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Wonky wedding cake or iconic building? Reaction to CGIs of Aston University’s new plan

A futuristic new building planned by Aston University looks like a wobbly wedding cake, hula hoops, and even three stacked car air filters.

A variety of CGI images have been released that responded to both praise and criticism.

The planned work, teaching and social learning building is planned for the corner of Woodcock Street and Lister Street near the Sacks of Potatoes pub on Aston’s campus.

A planning application with designs by Hawkins Brown, Hoare Lee, Price & Myers and Exterior Architecture (ExA) has now been submitted to the Birmingham City Council.

The pictures were posted online this week and were praised by many comments.

CGI plans to build a new teaching block on the Aston University campus
(Image: Hawkins Brown)

Simon Paul Felton wrote on Twitter: “I love the movement of rings almost like three hula hoops at the same time. Very photogenic for visitors to Brum too. ”

Ben Hood tweeted, “I love this stunning new proposal from Aston University in Birmingham city center: a brand new teaching and learning building that is the first part of their master plan for a mixed use destination on campus.

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“More world-class architecture is coming to Birmingham.”

Keith Shaw posted on Facebook, “I love it – our Victorian enthusiasts may not.”

But not everyone was impressed. Tony Latham wrote on Twitter: “Looks like three car air filters stacked on top of each other … not pretty.”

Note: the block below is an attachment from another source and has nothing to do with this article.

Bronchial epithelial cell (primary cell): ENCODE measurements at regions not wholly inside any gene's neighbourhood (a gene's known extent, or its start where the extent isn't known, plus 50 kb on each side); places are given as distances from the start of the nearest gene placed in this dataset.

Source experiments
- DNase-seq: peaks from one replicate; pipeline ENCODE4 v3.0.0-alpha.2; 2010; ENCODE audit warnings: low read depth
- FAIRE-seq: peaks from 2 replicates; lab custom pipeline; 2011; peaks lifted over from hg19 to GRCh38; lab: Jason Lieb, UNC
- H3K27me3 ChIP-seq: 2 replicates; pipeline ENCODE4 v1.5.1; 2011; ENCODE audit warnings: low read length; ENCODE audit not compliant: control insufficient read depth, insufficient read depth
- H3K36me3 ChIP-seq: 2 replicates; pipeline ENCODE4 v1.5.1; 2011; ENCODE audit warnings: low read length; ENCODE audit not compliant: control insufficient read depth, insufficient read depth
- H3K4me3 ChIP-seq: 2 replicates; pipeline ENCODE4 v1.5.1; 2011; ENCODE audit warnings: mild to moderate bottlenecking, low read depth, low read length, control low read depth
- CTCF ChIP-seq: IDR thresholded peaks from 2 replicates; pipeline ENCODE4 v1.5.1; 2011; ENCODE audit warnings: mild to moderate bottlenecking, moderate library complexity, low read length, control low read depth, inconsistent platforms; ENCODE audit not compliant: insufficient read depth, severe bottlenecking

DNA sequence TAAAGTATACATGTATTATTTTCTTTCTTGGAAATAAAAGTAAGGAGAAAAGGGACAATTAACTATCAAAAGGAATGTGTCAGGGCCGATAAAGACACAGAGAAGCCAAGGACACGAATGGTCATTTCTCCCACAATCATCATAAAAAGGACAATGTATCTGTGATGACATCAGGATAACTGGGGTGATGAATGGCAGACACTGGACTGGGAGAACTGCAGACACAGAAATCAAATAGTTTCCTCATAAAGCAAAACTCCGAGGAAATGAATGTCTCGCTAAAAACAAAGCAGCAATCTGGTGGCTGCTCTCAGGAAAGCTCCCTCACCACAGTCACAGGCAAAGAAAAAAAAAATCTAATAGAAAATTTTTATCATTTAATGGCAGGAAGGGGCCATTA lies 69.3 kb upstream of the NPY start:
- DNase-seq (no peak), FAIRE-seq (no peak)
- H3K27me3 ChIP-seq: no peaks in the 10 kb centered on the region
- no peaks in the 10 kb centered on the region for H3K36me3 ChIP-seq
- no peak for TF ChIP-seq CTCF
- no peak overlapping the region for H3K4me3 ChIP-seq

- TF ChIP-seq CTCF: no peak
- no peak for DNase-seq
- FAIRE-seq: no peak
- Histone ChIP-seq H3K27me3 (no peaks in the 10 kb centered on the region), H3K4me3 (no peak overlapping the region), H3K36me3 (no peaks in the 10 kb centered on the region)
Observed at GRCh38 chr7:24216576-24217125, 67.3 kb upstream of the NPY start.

Ken Scott-Clegg wrote on Facebook: “Looks terrible. Like a wobbly wedding cake.”

Rosemarie Lowry-Perk wrote: “Words cannot describe my thoughts on this.”

Mary Dean wrote, “Not what I would call an icon? I could smash one in corrugated cardboard.”

Ian Oldacre, Director of Estates at Aston University, said, “Our ambitious campus vision shows our commitment to invest heavily in providing a ‘target campus’ to meet the changing needs and capabilities of universities.

“Aston University’s future growth will include evolving trends such as online and remote learning, better connectivity, the growth of international students, and closer collaboration with business partners and the business community.

“This new landmark is the first phase of our master plan and long-term strategy.

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“We have worked closely with our partners on Birmingham City Council to develop an iconic building not just for Aston University but for the city of Birmingham as well.”

The building is described as “two halves” – with a public arcade on the ground floor below and the “playful” upper area, which houses study and office rooms.

Tom Noonan, Partner at Hawkins Brown, said, “Our proposed design for this Grade I listed building is to serve as a dynamic new front door to Aston’s campus – an interface between the university and the big city.

“It is designed as a building made of two halves: In the lower area, which opens up to a landscaped square, civic uses are made available, which enable new public routes to up-and-coming districts such as the knowledge district of Birmingham.

“Above this base is a playful lantern that contains study rooms and academic offices.

“The dynamic and visually eye-catching lantern offers roof terraces on which the floor slabs can be moved, and should continue to offer the university new types of flexible spaces in the future.”

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